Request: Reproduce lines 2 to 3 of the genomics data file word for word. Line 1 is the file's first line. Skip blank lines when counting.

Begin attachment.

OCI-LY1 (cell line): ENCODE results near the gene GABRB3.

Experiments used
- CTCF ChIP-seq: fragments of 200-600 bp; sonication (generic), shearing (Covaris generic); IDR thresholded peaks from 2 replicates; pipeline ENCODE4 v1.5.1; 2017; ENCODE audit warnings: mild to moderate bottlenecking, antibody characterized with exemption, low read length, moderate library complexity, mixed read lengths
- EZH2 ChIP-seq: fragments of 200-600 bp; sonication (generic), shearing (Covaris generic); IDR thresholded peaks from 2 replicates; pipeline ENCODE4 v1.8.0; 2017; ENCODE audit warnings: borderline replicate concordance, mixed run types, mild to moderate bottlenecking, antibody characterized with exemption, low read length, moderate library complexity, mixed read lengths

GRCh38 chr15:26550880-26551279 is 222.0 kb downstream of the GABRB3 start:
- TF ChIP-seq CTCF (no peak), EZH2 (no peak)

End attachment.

Experiments used
- CTCF ChIP-seq: fragments of 200-600 bp; sonication (generic), shearing (Covaris generic); IDR thresholded peaks from 2 replicates; pipeline ENCODE4 v1.5.1; 2017; ENCODE audit warnings: mild to moderate bottlenecking, antibody characterized with exemption, low read length, moderate library complexity, mixed read lengths